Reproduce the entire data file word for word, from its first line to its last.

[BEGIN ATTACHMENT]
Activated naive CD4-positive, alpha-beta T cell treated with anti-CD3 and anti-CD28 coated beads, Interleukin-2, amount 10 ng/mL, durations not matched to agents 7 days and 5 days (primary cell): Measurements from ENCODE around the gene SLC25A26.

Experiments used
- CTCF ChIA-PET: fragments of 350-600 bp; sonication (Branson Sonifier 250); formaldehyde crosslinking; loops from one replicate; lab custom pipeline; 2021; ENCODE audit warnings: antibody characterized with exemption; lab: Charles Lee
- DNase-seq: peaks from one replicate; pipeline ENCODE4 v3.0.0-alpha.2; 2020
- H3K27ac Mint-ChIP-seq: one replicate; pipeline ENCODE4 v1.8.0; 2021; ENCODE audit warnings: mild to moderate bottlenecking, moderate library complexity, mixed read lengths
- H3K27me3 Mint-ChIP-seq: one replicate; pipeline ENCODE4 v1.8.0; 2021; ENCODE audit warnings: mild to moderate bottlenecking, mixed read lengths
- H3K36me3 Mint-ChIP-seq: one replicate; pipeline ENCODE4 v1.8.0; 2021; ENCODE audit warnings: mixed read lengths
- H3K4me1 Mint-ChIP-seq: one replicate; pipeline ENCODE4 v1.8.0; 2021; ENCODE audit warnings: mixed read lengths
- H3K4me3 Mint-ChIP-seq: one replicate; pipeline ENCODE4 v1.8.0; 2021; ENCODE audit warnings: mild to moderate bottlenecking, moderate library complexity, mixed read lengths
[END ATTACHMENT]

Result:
Activated naive CD4-positive, alpha-beta T cell treated with anti-CD3 and anti-CD28 coated beads, Interleukin-2, amount 10 ng/mL, durations not matched to agents 7 days and 5 days (primary cell): Measurements from ENCODE around the gene SLC25A26.

Experiments used
- CTCF ChIA-PET: fragments of 350-600 bp; sonication (Branson Sonifier 250); formaldehyde crosslinking; loops from one replicate; lab custom pipeline; 2021; ENCODE audit warnings: antibody characterized with exemption; lab: Charles Lee
- DNase-seq: peaks from one replicate; pipeline ENCODE4 v3.0.0-alpha.2; 2020
- H3K27ac Mint-ChIP-seq: one replicate; pipeline ENCODE4 v1.8.0; 2021; ENCODE audit warnings: mild to moderate bottlenecking, moderate library complexity, mixed read lengths
- H3K27me3 Mint-ChIP-seq: one replicate; pipeline ENCODE4 v1.8.0; 2021; ENCODE audit warnings: mild to moderate bottlenecking, mixed read lengths
- H3K36me3 Mint-ChIP-seq: one replicate; pipeline ENCODE4 v1.8.0; 2021; ENCODE audit warnings: mixed read lengths
- H3K4me1 Mint-ChIP-seq: one replicate; pipeline ENCODE4 v1.8.0; 2021; ENCODE audit warnings: mixed read lengths
- H3K4me3 Mint-ChIP-seq: one replicate; pipeline ENCODE4 v1.8.0; 2021; ENCODE audit warnings: mild to moderate bottlenecking, moderate library complexity, mixed read lengths